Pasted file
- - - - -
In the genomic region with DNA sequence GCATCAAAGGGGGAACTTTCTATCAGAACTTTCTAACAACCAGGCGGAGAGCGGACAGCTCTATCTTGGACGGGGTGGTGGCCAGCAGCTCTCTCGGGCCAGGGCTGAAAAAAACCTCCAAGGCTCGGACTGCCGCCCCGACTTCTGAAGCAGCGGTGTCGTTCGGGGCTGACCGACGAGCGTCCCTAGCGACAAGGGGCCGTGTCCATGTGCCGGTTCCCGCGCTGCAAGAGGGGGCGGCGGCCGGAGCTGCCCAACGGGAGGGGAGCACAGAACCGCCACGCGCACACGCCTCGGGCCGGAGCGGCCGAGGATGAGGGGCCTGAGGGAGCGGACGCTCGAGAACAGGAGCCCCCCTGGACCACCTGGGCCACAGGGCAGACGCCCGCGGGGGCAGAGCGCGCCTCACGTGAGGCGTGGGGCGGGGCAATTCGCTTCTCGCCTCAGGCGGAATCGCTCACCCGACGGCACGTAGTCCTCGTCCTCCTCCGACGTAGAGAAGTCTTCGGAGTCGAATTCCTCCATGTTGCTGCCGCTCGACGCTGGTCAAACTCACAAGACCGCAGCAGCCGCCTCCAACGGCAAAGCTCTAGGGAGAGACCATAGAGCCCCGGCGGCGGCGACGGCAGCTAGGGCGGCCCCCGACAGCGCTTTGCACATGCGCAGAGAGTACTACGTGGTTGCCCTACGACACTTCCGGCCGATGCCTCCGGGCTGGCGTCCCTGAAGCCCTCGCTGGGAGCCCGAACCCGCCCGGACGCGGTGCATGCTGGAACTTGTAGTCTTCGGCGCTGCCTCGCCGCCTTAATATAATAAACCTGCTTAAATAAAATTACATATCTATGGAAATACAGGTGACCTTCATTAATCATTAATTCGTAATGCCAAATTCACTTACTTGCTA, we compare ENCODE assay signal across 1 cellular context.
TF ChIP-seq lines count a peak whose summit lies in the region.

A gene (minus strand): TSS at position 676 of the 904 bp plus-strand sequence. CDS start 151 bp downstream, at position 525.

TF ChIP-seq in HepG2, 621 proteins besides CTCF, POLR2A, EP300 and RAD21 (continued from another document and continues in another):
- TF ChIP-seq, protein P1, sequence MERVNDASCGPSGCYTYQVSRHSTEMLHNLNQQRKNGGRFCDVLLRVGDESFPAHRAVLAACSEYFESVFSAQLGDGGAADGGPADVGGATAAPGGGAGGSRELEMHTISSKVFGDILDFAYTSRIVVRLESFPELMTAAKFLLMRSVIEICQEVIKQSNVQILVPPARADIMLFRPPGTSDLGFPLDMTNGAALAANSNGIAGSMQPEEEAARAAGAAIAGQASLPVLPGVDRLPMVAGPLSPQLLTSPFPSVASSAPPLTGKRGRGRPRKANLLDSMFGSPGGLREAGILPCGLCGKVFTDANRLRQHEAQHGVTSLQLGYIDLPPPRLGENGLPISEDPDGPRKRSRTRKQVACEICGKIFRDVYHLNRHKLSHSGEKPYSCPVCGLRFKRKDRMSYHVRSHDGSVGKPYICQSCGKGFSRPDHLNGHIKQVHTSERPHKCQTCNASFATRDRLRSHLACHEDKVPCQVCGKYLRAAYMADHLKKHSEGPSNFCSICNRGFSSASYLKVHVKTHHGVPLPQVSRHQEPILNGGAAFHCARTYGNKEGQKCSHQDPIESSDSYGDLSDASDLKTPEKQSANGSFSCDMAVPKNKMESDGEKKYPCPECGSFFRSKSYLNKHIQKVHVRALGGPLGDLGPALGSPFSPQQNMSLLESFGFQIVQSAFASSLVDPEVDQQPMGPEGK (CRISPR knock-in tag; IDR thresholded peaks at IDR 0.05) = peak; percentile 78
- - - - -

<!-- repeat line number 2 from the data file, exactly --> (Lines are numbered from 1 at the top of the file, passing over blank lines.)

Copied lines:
TF ChIP-seq lines count a peak whose summit lies in the region.